Cooking over a campfire
According to grilling guru Meathead, founder of amazingribs.com and author of Meathead: The Science of Great Barbecue and Grilling, the first thing you need to know about campfire cooking is you never want to cook over the open fire. Says Meathead, “Flame has bad flavor, and it’s likely to burn. It’s hard to cook well over flame.”
By contrast, embers give you a solid bed of even heat, so you can cook your meal approximately the same across the entire space, rather than ending up with some parts charred and some parts nearly raw. Fire moves about on its fuel, making for hotter and colder pockets. It’s one reason fire is so pretty to look at, but also makes it a poor cooking tool.
To cook over a bed of embers you have two options. The first is to wait, or as Meathead puts it, “Make a teepee. Let it burn down to embers until you’ve got a nice cooking (base).”
Your other option is what Meathead calls a “key fire.” After you set your fire, but before you light it, clear out a line leading out of the fire, like the tail on a capital Q. As the fire burns, scrape embers into the tail to create a flat bed outside the fire proper. This lets you get your dinner cooking before the fire burns out, while still enjoying the stable and reliable cooking heat.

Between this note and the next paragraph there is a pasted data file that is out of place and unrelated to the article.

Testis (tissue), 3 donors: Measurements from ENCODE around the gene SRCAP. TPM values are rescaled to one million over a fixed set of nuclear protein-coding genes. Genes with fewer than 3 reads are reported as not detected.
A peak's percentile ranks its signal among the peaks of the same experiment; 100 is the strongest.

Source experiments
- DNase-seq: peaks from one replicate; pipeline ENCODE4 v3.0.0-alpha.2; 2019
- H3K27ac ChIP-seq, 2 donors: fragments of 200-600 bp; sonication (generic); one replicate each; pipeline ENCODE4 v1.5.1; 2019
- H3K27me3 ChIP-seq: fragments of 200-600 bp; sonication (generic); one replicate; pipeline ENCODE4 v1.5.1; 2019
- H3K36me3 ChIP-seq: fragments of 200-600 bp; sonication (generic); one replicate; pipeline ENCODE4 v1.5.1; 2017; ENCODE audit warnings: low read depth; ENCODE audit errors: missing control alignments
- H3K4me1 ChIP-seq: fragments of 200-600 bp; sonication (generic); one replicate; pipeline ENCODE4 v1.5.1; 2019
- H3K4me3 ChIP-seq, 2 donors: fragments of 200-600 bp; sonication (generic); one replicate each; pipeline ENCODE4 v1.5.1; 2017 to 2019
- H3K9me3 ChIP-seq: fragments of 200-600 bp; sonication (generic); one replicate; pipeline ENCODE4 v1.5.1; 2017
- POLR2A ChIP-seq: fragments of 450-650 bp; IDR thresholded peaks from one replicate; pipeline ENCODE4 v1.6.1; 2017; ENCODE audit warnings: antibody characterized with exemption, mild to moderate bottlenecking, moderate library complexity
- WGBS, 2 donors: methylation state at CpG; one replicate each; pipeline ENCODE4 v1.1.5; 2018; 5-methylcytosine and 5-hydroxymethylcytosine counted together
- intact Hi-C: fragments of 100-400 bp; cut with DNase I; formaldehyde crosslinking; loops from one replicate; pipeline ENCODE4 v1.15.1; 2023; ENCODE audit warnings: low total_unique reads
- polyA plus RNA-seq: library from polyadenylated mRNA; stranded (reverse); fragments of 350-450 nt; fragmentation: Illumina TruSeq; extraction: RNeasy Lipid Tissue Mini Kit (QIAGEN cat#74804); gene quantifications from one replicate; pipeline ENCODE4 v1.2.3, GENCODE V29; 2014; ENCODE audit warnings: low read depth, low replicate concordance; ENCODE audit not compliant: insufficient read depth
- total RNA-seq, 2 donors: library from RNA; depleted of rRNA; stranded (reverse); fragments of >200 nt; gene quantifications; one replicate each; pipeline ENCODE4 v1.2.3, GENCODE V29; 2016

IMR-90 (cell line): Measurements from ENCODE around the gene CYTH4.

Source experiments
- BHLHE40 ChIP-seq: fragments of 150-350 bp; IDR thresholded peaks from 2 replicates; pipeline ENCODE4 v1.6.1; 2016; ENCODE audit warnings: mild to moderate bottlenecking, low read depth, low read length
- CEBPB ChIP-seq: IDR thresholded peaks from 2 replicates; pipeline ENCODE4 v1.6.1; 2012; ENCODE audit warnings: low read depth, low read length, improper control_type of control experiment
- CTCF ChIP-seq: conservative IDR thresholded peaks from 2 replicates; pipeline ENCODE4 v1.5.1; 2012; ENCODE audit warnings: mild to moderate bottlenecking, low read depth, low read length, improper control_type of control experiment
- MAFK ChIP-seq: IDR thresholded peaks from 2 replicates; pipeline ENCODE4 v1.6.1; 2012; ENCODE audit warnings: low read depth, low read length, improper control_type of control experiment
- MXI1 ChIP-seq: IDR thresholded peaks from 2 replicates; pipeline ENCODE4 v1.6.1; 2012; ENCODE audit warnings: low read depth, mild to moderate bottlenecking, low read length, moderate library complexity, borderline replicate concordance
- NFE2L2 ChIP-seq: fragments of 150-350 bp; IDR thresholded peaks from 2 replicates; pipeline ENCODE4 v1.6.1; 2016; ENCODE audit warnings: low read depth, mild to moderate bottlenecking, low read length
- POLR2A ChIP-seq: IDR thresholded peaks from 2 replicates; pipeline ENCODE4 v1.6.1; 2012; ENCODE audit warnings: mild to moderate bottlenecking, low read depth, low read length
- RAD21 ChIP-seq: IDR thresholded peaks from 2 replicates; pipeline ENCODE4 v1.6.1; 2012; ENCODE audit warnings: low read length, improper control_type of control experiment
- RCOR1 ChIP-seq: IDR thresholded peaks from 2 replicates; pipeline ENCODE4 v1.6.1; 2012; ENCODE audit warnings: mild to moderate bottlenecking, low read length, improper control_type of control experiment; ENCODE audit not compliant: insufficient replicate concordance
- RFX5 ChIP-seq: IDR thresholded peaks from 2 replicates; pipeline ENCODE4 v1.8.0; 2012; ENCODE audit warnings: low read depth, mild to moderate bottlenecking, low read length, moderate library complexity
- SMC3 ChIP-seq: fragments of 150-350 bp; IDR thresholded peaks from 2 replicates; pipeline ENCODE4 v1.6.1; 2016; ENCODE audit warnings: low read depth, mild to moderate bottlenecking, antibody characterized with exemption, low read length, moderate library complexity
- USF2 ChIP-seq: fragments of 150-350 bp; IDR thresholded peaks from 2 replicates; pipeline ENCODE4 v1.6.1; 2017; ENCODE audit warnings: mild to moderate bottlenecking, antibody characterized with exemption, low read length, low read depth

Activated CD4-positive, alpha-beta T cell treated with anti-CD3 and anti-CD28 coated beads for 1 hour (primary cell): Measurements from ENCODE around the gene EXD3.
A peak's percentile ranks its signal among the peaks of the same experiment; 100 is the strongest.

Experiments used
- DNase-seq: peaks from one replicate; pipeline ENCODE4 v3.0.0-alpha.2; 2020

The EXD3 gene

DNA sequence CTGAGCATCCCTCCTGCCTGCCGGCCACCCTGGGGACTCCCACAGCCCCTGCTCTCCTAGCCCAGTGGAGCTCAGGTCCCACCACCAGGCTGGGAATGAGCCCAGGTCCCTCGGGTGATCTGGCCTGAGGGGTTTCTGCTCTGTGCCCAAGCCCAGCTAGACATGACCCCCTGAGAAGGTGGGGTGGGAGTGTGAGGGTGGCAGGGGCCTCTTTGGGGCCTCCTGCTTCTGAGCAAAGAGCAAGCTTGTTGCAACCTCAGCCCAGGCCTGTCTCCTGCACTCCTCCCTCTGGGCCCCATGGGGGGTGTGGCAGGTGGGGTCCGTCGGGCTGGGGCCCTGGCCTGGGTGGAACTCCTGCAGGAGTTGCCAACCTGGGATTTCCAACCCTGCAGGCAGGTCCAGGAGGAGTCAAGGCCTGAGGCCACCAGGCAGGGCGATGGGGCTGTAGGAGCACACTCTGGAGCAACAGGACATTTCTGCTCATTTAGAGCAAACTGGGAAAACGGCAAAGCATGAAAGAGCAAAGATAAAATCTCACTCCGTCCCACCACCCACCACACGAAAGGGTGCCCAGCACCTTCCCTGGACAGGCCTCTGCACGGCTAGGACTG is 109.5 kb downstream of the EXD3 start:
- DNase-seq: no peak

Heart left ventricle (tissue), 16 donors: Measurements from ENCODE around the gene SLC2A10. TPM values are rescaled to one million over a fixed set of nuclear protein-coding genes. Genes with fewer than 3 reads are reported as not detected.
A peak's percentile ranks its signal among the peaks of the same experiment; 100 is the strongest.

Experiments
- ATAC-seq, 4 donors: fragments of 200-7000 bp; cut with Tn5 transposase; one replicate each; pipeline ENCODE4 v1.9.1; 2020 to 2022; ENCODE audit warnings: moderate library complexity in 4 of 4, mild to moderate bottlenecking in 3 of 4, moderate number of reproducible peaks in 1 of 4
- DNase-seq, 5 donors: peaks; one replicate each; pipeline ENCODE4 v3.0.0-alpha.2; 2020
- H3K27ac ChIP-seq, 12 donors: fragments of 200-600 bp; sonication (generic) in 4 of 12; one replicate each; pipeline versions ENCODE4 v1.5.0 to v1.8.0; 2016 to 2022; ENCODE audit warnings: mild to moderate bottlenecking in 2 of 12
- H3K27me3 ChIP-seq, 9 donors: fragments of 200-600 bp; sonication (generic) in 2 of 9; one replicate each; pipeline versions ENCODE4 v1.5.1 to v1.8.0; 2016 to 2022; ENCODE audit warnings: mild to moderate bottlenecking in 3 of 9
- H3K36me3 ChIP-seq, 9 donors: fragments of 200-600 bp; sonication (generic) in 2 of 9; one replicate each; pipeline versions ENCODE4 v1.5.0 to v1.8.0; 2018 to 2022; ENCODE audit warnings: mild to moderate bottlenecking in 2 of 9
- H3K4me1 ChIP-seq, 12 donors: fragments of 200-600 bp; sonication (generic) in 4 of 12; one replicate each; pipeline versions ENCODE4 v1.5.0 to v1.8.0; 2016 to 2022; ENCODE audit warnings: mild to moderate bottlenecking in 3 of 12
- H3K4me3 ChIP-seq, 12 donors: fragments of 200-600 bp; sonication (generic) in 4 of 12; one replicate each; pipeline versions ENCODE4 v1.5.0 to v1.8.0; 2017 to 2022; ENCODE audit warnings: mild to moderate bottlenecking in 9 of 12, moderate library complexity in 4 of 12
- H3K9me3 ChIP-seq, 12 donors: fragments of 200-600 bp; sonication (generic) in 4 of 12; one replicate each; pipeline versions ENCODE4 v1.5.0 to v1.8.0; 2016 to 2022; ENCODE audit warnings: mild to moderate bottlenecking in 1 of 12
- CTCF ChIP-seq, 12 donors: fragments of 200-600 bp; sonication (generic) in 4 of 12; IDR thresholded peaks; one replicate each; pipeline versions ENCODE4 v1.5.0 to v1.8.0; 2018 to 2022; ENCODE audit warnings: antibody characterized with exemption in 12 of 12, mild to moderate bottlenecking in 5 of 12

Once you have your embers, the next question is what to cook with. A sharp stick run through your meat, skewer-style, is simple. Plus you can get one on site and burn it when you’re done, so you don’t need to pack anything.
The next level up from that is a skewer stick and some kind of support, like a Y-shaped stick or a pile of stones, or you can make a full spit on two supports. This lets you go get more beer while your food is cooking.
If you don’t mind packing, Orlando-based executive chef Michael Senich and Meathead both recommend recommend a cast-iron skillet. They’re heavy, but durable and hold heat very well. You can cook everything from fish to vegetables to steaks on them, and they let you get fancier with spices and sauces since they wont fall or drip into the flames right away.